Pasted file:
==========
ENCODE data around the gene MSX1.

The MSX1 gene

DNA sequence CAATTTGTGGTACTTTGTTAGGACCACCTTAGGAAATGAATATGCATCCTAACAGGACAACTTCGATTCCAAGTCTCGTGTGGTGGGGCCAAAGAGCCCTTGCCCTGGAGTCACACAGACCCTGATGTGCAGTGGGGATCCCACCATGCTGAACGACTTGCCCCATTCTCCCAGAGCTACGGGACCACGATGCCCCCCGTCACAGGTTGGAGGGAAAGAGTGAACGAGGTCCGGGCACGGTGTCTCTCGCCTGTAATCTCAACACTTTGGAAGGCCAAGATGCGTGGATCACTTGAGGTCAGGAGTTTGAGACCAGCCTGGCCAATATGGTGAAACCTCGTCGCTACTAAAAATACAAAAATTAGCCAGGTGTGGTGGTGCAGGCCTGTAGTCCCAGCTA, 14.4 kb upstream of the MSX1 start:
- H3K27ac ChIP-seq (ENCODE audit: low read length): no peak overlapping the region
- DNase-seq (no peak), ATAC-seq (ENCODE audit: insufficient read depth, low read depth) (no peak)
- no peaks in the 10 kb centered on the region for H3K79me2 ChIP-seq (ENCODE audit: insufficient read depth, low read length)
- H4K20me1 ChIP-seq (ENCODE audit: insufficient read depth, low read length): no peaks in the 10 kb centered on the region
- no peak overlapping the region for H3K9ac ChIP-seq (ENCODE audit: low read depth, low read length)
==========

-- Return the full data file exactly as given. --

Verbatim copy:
ENCODE data around the gene MSX1.

The MSX1 gene

DNA sequence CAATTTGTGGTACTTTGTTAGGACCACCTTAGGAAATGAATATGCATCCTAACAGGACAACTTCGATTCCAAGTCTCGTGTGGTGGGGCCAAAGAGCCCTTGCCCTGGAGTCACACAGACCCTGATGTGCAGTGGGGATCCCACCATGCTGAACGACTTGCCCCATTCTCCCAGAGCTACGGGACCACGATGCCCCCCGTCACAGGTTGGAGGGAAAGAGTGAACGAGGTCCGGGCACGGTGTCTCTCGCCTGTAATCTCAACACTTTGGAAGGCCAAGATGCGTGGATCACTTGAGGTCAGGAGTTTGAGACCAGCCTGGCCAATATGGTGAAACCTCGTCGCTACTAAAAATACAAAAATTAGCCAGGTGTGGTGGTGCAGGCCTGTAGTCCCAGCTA, 14.4 kb upstream of the MSX1 start:
- H3K27ac ChIP-seq (ENCODE audit: low read length): no peak overlapping the region
- DNase-seq (no peak), ATAC-seq (ENCODE audit: insufficient read depth, low read depth) (no peak)
- no peaks in the 10 kb centered on the region for H3K79me2 ChIP-seq (ENCODE audit: insufficient read depth, low read length)
- H4K20me1 ChIP-seq (ENCODE audit: insufficient read depth, low read length): no peaks in the 10 kb centered on the region
- no peak overlapping the region for H3K9ac ChIP-seq (ENCODE audit: low read depth, low read length)